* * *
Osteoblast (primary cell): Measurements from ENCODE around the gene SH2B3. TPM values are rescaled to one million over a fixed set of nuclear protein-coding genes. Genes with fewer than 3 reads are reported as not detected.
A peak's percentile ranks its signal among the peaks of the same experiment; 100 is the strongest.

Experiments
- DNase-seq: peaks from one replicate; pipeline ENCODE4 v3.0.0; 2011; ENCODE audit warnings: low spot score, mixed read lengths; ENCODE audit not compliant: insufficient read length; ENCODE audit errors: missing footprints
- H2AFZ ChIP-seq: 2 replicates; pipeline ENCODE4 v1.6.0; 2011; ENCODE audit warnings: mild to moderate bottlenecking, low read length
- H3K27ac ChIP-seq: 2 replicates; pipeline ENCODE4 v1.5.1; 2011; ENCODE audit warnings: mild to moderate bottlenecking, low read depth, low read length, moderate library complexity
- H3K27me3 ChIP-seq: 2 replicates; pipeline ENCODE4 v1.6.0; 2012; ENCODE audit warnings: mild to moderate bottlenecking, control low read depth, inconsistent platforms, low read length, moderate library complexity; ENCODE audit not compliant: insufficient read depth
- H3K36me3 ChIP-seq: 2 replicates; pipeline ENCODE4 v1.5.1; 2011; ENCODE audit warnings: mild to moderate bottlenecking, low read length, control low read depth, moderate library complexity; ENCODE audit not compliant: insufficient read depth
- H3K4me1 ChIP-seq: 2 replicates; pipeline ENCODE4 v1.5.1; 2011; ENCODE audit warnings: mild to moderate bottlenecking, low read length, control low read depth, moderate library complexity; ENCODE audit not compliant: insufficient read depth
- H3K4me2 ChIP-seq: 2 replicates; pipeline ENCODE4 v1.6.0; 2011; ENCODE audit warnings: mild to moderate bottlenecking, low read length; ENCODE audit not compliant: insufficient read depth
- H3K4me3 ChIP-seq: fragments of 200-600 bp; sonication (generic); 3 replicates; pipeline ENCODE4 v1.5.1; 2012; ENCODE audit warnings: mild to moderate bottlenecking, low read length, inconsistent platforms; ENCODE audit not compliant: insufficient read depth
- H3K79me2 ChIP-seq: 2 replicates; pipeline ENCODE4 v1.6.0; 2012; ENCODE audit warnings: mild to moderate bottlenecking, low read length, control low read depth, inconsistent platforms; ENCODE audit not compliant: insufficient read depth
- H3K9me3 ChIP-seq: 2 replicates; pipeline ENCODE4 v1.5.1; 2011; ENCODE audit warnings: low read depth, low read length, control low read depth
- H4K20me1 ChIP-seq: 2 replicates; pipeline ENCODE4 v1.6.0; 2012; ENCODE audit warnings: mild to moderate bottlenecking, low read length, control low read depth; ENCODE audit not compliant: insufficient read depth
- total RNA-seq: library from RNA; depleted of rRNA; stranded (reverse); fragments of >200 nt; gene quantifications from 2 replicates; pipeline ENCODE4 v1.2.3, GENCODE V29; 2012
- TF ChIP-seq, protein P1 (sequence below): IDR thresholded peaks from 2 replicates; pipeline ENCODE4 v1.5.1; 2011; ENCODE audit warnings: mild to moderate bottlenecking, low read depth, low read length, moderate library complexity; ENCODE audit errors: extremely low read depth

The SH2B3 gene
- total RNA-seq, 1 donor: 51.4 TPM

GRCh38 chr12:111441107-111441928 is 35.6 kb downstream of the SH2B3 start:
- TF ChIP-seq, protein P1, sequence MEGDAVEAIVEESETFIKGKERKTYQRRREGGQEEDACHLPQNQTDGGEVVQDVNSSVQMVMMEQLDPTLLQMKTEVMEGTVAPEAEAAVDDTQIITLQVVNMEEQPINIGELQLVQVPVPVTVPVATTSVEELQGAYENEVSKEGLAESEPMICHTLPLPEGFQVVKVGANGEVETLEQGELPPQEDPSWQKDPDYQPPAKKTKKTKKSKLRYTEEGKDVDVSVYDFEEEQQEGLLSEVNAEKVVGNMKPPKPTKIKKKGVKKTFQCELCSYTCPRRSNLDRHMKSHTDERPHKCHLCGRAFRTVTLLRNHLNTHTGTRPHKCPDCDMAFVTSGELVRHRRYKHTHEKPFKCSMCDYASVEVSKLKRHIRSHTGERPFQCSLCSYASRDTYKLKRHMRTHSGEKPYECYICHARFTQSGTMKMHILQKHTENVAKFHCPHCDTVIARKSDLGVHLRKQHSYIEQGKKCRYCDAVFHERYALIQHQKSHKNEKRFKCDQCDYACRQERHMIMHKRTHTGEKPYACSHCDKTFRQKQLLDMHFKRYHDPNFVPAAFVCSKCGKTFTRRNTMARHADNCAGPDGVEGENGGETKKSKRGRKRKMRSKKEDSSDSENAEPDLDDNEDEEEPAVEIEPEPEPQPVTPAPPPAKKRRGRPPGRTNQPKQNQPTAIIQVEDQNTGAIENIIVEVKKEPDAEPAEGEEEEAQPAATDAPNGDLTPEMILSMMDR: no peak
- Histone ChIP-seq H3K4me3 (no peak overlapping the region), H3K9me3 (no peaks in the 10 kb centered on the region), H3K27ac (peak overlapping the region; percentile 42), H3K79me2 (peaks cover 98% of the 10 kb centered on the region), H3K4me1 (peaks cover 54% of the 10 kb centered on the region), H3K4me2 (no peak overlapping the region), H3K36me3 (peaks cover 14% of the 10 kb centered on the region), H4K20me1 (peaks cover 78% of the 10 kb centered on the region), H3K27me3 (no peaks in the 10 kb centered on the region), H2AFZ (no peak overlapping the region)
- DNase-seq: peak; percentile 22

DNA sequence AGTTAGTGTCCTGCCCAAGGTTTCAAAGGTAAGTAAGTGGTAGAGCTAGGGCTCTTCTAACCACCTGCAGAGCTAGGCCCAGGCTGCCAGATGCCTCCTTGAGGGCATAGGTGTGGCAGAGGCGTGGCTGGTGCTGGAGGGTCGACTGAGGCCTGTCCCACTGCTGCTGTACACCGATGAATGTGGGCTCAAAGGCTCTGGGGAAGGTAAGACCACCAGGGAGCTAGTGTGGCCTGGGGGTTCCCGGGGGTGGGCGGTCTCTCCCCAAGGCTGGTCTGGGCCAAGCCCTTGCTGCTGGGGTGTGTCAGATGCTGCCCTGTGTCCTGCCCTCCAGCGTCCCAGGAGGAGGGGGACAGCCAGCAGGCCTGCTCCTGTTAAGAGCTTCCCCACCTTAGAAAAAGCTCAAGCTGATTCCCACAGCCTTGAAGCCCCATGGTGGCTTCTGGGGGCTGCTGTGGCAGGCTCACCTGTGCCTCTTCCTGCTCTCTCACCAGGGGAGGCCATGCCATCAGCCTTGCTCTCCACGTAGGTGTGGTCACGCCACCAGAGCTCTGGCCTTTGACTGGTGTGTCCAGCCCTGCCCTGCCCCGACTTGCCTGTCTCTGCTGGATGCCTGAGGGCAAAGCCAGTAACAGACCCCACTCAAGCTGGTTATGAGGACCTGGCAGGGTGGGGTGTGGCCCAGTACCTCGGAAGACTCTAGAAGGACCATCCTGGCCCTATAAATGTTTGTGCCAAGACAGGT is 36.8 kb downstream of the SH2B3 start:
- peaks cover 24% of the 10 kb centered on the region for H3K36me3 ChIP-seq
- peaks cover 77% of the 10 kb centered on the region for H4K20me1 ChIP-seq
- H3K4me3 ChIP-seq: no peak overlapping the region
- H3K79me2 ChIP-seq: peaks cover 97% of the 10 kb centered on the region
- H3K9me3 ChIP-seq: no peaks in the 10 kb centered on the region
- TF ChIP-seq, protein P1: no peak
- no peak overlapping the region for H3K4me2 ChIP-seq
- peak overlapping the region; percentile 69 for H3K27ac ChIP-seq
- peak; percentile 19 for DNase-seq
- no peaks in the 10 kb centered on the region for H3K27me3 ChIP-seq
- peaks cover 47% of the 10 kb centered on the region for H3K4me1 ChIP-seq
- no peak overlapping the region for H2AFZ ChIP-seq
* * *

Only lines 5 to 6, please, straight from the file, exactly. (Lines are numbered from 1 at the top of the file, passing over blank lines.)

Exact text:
- H2AFZ ChIP-seq: 2 replicates; pipeline ENCODE4 v1.6.0; 2011; ENCODE audit warnings: mild to moderate bottlenecking, low read length
- H3K27ac ChIP-seq: 2 replicates; pipeline ENCODE4 v1.5.1; 2011; ENCODE audit warnings: mild to moderate bottlenecking, low read depth, low read length, moderate library complexity